Barry Bonds: Real-life misanthrope and social media genius

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How did the most hated man in all of sport become the happiest guy on the internet?

By Andrew Pridgen

Barry Bonds has always been known for a kind of calculated obtuseness. In the ‘90s and early 2000s, when he came to prominence as the greatest hitter of his generation and arguably, all time, the media both in the Bay Area—and when they did deign—nationally, painted him as a sort of mischievous prima donna: The over-sized chair in the corner of the locker room. The coldness with teammates, most notably fellow MVP down the way Jeff Kent. And the unapologetic vengeance with which he tore pages out of baseball’s history books and set them ablaze.

Though the Godson of Willie Mays came home to San Francisco in 1993, after signing what was at the time the biggest free agent deal ($43.75 million), ostensibly to help resurrect a franchise that months earlier had its bags packed for St. Petersburg, Florida—the prodigal son never seemed to shake his surly image.

The left fielder retired as the home run king, both overall and individual-season (2001). He has seven MVP awards crowding his trophy case and 14 All Star appearances in 22 seasons. He ranks second all-time in baseball’s current It Statistic: Wins Above Replacement. Only the Bambino floats above him. Most notably, Bonds—who also left the game having garnered the most walks of all time—has a career on-base percentage of .444. This puts him in the same company as Gehrig, Ruth and Ted Williams.

He came six outs from of winning a World Series in 2002, and, with apologies to Charles Barkley, is the greatest living athlete never to hoist a trophy.

In 2007, Bonds was indicted on charges of perjury and obstruction of justice for allegedly lying to the grand jury during a federal investigation of BALCO—Victor Conte’s performance enhancement incubator. That season, aged 43, Bonds hit .276, jacked 28 home runs and drove in 66—in only 340 at-bats. He also led the majors with 132 walks. At the height of his imbroglio with MLB, he was unsigned in the off-season. Bonds himself has hinted at collusion as he surely could have provided some flash from the batter’s box as a DH and extended his career 2-3 more seasons.

After retirement, Bonds quietly divorced his second wife, Liz Watson, in 2010. He is now an avid road biker and splits his time between LA and the Bay Area. The past two springs, the Giants have brought Bonds to Scottsdale as a special hitting instructor.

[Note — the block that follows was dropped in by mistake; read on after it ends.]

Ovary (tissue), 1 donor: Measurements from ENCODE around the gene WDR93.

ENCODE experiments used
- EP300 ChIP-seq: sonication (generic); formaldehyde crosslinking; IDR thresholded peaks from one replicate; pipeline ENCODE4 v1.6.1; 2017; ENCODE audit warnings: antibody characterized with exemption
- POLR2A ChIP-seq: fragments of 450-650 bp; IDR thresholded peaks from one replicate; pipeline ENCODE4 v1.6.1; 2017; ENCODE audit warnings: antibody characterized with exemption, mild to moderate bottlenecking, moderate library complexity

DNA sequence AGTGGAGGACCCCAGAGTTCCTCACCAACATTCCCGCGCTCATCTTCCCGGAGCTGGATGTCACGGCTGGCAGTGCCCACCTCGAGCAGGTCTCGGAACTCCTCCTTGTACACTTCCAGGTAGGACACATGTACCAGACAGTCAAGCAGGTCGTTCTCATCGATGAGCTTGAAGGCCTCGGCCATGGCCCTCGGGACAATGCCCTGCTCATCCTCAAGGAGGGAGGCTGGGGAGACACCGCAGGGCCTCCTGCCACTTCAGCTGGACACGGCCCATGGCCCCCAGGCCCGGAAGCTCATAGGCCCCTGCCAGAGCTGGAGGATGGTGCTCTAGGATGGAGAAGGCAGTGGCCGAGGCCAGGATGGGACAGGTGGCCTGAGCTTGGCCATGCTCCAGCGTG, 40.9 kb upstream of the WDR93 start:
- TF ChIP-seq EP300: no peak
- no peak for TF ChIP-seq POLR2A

Perjury charges against Bonds were eventually dropped, but the obstruction of justice conviction was upheld by an appellate court in 2013. After a rehearing, a larger panel court voted 10-1 to overturn the conviction in March of this year.

Bonds’ life away from baseball and the Giants organization has been unobtrusive. In his absence, the franchise has fully divested itself from his final playing years and accompanying scandal by pocketing a trio of World Series rings—re-building the team around pitching and fielding to suit the ballpark whose 25-foot-high right field wall was originally designed for one Barry Lamar to hit towering drives into the bay beyond it.

It is here we pick up the narrative of Barry Bonds who has stumbled into a new role: online media provocateur and slick if not amiable everyman.

Below, a sampling of the strangely pleasant union between Bonds and the internet. Keep in mind, all this yummy goodness is from the last three weeks:

He bakes cookies

He gives shout-outs to fellow scandalized sluggers

…and emoji love to a sport that lets their best in the HOF

He barbecues chicken

He sports his WS (special assistant) ring with Giants’ CEO Larry Bear [sic]

Selfie groovin’ to EWF’s September, check

He kicks it on the Bay

He becomes a grandpa…on his birthday

He walks around the city talking shit to his mother and daughter

Oh, and he crushes it on his bike…before crushing some wine

…For someone who for two decades was so maligned, misunderstood and misquoted—it seems like Barry Lamar is either trying to make up for lost time, has had a change of heart, or is curating one insanely affable image.

To me, it’s working. And I’ll be the first to say it: #iwannakickitwithbarry

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